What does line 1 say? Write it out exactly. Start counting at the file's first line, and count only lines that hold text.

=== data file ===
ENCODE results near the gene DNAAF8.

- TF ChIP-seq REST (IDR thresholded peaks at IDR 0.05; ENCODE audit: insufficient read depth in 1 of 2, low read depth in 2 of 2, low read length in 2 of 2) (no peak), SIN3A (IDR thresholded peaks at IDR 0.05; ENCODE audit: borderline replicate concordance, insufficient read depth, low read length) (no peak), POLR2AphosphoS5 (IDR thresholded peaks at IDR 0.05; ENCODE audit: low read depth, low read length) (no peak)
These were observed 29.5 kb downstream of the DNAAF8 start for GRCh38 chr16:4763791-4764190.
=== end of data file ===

ENCODE results near the gene DNAAF8.